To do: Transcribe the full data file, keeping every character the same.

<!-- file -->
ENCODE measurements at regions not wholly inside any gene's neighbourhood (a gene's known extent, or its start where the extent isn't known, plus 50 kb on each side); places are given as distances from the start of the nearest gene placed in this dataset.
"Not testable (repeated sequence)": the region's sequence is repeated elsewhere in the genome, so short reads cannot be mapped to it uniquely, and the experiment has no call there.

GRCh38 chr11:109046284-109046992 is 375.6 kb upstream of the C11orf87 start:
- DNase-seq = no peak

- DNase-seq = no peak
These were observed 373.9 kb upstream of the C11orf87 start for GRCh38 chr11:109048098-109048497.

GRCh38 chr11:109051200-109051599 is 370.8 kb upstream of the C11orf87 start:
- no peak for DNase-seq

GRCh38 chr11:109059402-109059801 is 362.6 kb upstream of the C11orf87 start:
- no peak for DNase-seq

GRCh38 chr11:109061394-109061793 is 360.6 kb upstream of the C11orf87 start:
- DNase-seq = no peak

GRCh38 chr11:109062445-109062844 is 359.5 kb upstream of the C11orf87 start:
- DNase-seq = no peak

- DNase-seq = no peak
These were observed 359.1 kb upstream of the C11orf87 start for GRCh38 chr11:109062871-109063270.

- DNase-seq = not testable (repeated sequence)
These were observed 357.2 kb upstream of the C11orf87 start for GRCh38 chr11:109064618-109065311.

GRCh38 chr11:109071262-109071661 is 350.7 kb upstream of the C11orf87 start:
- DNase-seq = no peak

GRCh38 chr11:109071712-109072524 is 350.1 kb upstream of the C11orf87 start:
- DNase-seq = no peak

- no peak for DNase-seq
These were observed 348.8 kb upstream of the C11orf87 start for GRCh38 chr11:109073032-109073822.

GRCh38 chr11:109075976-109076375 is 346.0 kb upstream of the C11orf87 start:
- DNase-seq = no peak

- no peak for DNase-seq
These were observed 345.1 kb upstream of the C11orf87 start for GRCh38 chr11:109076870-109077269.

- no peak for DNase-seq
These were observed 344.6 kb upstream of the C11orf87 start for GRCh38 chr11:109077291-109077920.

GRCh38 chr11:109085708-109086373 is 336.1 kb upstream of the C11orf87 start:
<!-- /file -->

ENCODE measurements at regions not wholly inside any gene's neighbourhood (a gene's known extent, or its start where the extent isn't known, plus 50 kb on each side); places are given as distances from the start of the nearest gene placed in this dataset.
"Not testable (repeated sequence)": the region's sequence is repeated elsewhere in the genome, so short reads cannot be mapped to it uniquely, and the experiment has no call there.

GRCh38 chr11:109046284-109046992 is 375.6 kb upstream of the C11orf87 start:
- DNase-seq = no peak

- DNase-seq = no peak
These were observed 373.9 kb upstream of the C11orf87 start for GRCh38 chr11:109048098-109048497.

GRCh38 chr11:109051200-109051599 is 370.8 kb upstream of the C11orf87 start:
- no peak for DNase-seq

GRCh38 chr11:109059402-109059801 is 362.6 kb upstream of the C11orf87 start:
- no peak for DNase-seq

GRCh38 chr11:109061394-109061793 is 360.6 kb upstream of the C11orf87 start:
- DNase-seq = no peak

GRCh38 chr11:109062445-109062844 is 359.5 kb upstream of the C11orf87 start:
- DNase-seq = no peak

- DNase-seq = no peak
These were observed 359.1 kb upstream of the C11orf87 start for GRCh38 chr11:109062871-109063270.

- DNase-seq = not testable (repeated sequence)
These were observed 357.2 kb upstream of the C11orf87 start for GRCh38 chr11:109064618-109065311.

GRCh38 chr11:109071262-109071661 is 350.7 kb upstream of the C11orf87 start:
- DNase-seq = no peak

GRCh38 chr11:109071712-109072524 is 350.1 kb upstream of the C11orf87 start:
- DNase-seq = no peak

- no peak for DNase-seq
These were observed 348.8 kb upstream of the C11orf87 start for GRCh38 chr11:109073032-109073822.

GRCh38 chr11:109075976-109076375 is 346.0 kb upstream of the C11orf87 start:
- DNase-seq = no peak

- no peak for DNase-seq
These were observed 345.1 kb upstream of the C11orf87 start for GRCh38 chr11:109076870-109077269.

- no peak for DNase-seq
These were observed 344.6 kb upstream of the C11orf87 start for GRCh38 chr11:109077291-109077920.

GRCh38 chr11:109085708-109086373 is 336.1 kb upstream of the C11orf87 start: